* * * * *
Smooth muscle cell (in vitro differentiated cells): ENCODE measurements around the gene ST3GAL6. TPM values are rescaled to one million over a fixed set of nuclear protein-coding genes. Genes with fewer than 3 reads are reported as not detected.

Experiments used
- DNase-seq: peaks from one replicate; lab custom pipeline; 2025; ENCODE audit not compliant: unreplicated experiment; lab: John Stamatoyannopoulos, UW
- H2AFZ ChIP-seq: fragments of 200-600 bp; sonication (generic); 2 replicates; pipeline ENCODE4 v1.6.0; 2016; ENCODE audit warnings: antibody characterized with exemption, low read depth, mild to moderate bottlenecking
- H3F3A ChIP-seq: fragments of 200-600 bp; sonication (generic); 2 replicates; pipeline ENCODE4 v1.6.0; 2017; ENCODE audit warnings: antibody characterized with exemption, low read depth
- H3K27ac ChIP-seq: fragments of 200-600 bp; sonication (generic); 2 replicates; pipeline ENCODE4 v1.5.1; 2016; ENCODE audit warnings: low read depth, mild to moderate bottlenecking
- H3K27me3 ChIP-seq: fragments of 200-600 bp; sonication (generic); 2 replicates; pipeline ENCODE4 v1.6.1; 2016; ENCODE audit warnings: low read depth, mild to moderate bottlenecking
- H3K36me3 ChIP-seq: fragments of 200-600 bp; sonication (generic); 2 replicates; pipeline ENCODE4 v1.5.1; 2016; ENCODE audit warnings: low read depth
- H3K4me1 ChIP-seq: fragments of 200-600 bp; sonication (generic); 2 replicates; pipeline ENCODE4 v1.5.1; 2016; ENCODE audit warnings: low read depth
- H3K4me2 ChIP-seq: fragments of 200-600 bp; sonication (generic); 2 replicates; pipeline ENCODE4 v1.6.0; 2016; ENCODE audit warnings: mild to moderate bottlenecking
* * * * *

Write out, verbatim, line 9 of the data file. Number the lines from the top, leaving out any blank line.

- H3K4me1 ChIP-seq: fragments of 200-600 bp; sonication (generic); 2 replicates; pipeline ENCODE4 v1.5.1; 2016; ENCODE audit warnings: low read depth